Poetry PerformedMonday, December 5, 2016


Patchogue-Medford Grade 4 teachers recently led a poetry writing project. Working in pairs, their students created an original work that explored the idea that “love is hard.” For the project’s culminating activity, the teachers wanted the classes on the grade level to share their poems with each other. They invited teaching artist Dafna Soltes Stein (above) to explore how poetry might be performed with the classes. Ms. Soltes Stein helped the children discover the different ways the voice, facial expression, emotions, gesture and movement can be used to embody a poem.


During her five-lesson residency, Ms. Soltes Stein engaged the students in discussions about different human emotions and how one’s voice and body might be used to express those emotions. She and the students considered a rich array of emotions such as being angry, happy, annoyed, elated, thrilled, curious, scared, threatening, playful, surprised and sad.



The teaching artist demonstrated different vocal qualities, body postures and gestures that express each emotion. She asked the students to mimic the emotions, and then to decide the appropriate vocal qualities, body postures and gestures to use to support an emotional statement. In another session, the teaching artist and students tried knotting themselves up, standing straight as a pin, and curling themselves into a ball as a means of using body postures to express an extreme emotional state of mind.



During the poetry residency, the students saw Orpheus and Eurydice performed by David Gonzalez (below). In preparation for the performance, Ms. Soltes Stein explained to the students that storytellers think about many emotions and select the ones that will help the audience identify with the emotions the various characters are feeling and elicit appropriate audience response. To illustrate her point, she chose the line “You can have her, but don’t ever look back” from the myth. As she explained the line’s importance to the story, the teaching artist used her voice and body. She asked the children to mirror her actions. Then, she asked her pupils to recite the line using as many emotions as possible.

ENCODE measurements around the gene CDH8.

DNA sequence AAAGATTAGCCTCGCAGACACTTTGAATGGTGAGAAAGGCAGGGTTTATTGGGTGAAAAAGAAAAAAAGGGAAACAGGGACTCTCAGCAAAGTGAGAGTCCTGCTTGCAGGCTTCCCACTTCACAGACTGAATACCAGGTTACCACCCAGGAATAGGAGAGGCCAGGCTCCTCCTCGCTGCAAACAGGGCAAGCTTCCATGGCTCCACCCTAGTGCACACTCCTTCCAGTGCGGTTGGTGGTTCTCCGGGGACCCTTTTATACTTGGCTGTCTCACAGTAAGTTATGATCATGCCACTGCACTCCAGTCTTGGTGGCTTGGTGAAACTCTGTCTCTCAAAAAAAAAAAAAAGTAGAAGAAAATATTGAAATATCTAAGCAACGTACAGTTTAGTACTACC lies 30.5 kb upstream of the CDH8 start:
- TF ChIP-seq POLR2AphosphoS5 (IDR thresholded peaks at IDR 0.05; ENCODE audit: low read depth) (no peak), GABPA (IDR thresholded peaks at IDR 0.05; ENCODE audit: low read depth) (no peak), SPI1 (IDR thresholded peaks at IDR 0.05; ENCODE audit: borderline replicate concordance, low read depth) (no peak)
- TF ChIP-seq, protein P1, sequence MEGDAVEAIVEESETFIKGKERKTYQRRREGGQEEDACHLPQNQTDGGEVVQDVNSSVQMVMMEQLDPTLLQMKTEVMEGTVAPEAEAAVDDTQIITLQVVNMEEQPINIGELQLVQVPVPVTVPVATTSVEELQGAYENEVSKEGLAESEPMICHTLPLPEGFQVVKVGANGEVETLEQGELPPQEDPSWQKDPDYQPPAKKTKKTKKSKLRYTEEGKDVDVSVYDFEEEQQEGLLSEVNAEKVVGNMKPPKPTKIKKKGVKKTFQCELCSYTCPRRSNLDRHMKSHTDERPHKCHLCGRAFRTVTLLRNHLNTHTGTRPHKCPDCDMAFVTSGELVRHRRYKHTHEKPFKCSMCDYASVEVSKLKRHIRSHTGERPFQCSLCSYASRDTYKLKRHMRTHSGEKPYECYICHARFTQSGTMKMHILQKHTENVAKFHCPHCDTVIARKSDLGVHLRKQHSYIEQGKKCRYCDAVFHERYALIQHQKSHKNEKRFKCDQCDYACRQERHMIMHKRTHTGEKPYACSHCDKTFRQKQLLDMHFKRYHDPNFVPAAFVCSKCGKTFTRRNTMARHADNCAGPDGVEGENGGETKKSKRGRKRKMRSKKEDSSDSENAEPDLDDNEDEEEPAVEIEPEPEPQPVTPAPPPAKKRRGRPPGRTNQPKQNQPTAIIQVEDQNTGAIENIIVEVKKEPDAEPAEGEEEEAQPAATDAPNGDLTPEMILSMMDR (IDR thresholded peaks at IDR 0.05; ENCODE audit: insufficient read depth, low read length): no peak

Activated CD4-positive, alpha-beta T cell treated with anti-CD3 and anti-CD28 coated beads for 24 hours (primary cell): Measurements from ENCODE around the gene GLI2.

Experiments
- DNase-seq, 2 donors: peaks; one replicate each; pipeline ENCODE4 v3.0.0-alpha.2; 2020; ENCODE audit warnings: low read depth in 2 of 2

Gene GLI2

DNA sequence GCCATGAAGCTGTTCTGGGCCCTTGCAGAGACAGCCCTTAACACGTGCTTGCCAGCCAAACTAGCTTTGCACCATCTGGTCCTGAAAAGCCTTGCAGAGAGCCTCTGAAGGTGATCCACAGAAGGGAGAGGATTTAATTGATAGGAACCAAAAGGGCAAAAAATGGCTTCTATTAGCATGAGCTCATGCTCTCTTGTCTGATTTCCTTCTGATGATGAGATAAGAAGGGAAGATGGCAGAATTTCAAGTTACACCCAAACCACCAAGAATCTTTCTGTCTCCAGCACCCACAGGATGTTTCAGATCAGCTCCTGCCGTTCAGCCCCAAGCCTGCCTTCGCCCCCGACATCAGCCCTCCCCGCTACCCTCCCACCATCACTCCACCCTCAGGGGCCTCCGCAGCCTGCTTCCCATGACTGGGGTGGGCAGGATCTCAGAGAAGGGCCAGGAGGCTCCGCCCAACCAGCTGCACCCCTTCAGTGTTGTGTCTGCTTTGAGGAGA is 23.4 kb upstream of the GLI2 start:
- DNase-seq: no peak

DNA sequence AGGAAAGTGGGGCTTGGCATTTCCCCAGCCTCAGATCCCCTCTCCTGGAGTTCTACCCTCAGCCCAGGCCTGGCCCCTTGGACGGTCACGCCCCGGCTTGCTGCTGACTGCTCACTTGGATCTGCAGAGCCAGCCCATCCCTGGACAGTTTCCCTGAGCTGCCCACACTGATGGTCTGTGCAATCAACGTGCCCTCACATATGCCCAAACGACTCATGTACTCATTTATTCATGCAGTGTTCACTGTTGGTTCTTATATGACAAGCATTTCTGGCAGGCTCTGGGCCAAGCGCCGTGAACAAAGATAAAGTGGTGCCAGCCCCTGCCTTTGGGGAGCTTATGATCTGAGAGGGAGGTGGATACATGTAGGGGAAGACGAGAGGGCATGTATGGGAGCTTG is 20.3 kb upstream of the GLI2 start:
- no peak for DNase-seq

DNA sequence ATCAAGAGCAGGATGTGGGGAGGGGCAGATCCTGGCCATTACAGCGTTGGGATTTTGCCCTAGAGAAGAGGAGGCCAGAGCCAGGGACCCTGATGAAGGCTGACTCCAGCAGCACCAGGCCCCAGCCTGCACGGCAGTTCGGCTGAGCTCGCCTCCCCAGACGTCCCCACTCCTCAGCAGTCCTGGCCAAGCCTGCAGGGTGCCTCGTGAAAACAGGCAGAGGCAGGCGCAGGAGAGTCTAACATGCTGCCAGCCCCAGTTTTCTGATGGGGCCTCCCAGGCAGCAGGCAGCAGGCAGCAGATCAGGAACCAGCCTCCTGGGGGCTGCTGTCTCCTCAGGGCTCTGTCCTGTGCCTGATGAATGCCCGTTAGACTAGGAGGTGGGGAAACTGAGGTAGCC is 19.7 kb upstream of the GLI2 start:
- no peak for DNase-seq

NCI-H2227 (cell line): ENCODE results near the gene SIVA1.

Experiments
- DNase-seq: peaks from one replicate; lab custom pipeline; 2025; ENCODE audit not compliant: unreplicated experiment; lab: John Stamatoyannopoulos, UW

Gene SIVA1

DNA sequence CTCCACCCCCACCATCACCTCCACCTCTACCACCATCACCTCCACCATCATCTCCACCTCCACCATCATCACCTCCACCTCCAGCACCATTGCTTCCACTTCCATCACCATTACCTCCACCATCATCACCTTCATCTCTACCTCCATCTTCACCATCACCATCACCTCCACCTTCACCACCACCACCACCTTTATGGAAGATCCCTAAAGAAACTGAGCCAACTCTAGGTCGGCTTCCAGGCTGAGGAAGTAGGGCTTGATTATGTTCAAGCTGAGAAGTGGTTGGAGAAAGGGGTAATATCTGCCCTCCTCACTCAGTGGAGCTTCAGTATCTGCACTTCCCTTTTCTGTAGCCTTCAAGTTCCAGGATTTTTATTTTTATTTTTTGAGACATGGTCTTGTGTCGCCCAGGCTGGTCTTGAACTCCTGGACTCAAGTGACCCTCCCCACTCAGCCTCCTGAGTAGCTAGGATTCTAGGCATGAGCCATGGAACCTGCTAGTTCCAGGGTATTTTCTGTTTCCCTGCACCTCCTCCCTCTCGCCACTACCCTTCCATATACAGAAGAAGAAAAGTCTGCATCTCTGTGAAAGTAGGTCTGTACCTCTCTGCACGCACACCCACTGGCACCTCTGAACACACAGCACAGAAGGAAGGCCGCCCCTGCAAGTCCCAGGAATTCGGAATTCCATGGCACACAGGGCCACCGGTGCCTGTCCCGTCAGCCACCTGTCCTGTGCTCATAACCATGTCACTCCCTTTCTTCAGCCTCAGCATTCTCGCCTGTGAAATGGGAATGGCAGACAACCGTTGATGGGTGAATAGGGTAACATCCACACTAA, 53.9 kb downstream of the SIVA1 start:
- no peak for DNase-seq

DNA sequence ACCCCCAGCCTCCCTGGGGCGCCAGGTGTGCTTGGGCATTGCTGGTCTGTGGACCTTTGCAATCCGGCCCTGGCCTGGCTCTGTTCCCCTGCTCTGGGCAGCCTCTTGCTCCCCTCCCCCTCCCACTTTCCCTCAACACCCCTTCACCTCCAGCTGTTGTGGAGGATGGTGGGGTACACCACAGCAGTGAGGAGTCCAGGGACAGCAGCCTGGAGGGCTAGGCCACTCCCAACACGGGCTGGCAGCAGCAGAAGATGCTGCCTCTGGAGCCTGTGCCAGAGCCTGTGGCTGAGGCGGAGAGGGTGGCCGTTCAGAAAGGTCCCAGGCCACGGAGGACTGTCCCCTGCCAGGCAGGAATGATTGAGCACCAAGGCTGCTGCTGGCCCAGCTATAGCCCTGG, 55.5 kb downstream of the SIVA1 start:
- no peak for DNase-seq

Next, the students prepared to perform their poems. Ms. Soltes Stein and the students explored the different performance techniques, such as performing in unison or sequence, and call and response (below).





The students also developed musical accompaniment using classroom percussion instruments to accent the poem’s feelings. “This kind of accenting is called incidental music,” noted. Ms. Soltes Stein.



During the actual performance of the poems, Ms. Soltes Stein encouraged and coached the readers, reminding them to read with feeling. After several poetry readings, Ms. Soltes Stein asked the children to analyze what they saw, comparing and contrasting the choices their peers made as performers during the their poetry readings. The class noted that subsequent readings grew increasingly better.



“The students who were innately talented as expressive readers became even more so after adding the new skills to their ‘toolkits,’” she notes.”Others ventured out to be more expressive, sometimes moving beyond their comfort zone. I noticed how eagerly students encouraged one another.” At the end of each performance, the class gave each other a big round of applause.






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